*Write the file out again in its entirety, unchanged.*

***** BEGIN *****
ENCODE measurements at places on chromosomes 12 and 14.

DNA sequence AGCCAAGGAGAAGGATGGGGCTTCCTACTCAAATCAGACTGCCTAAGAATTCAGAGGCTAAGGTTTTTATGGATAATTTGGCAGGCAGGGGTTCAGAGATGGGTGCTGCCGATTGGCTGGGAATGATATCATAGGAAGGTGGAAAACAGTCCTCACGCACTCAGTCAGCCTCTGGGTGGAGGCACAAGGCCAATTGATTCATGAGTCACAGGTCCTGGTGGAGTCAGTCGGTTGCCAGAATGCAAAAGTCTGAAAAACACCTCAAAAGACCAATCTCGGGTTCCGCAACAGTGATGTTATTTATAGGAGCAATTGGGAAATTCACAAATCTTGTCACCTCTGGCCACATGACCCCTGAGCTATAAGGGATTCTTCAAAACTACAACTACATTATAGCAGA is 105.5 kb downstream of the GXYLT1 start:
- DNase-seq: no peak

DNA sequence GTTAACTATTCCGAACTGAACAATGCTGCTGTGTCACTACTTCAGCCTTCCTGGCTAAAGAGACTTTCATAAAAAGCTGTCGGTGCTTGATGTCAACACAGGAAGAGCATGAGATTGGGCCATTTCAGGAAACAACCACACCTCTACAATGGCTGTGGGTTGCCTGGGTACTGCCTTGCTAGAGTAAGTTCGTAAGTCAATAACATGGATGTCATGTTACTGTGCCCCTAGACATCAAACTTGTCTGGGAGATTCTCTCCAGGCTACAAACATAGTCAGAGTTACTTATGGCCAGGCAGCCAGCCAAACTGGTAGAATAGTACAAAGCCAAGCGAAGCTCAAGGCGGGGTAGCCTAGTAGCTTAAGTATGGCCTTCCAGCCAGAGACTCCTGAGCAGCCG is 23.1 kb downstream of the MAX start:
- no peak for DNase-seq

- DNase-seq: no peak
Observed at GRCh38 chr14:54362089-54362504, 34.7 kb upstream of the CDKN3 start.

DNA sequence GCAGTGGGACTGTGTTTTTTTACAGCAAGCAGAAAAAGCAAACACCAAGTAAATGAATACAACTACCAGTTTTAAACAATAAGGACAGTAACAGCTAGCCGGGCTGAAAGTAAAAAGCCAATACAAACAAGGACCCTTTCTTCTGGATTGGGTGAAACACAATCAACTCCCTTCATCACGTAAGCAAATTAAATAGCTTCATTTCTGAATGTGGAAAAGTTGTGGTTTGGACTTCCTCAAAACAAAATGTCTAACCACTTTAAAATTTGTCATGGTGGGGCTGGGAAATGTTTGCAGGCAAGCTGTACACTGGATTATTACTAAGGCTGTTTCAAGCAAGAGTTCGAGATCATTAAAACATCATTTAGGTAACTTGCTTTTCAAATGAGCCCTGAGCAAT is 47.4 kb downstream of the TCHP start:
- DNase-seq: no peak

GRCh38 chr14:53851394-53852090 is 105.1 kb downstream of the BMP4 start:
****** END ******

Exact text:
ENCODE measurements at places on chromosomes 12 and 14.

DNA sequence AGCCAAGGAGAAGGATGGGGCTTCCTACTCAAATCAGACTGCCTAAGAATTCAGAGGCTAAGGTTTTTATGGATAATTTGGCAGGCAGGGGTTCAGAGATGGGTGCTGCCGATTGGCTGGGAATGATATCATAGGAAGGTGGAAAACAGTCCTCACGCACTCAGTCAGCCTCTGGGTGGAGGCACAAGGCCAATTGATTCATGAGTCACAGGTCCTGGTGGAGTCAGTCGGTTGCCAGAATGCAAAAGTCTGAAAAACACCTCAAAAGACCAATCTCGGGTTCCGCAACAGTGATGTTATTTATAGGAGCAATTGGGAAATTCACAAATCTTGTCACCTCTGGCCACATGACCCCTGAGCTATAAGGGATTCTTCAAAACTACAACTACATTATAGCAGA is 105.5 kb downstream of the GXYLT1 start:
- DNase-seq: no peak

DNA sequence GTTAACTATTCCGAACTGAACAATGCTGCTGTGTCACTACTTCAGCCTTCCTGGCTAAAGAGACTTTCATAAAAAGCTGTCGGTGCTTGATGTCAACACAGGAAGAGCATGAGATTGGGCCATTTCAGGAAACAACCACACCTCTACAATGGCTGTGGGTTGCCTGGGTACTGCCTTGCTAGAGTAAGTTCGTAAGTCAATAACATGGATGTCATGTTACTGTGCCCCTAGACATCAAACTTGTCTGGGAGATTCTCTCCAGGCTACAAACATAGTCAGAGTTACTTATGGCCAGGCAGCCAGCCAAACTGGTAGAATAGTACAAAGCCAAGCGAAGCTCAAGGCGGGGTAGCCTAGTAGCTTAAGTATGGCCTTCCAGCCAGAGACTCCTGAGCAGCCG is 23.1 kb downstream of the MAX start:
- no peak for DNase-seq

- DNase-seq: no peak
Observed at GRCh38 chr14:54362089-54362504, 34.7 kb upstream of the CDKN3 start.

DNA sequence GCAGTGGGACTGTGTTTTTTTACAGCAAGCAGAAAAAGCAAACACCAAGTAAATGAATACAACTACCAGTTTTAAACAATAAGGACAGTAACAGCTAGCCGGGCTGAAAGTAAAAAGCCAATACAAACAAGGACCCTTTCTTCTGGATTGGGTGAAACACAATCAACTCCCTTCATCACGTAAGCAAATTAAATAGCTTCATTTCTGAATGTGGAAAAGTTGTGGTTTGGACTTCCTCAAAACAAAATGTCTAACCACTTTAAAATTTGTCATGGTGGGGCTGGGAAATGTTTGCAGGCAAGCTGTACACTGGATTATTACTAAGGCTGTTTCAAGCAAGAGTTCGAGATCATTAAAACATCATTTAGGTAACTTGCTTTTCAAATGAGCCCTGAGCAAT is 47.4 kb downstream of the TCHP start:
- DNase-seq: no peak

GRCh38 chr14:53851394-53852090 is 105.1 kb downstream of the BMP4 start: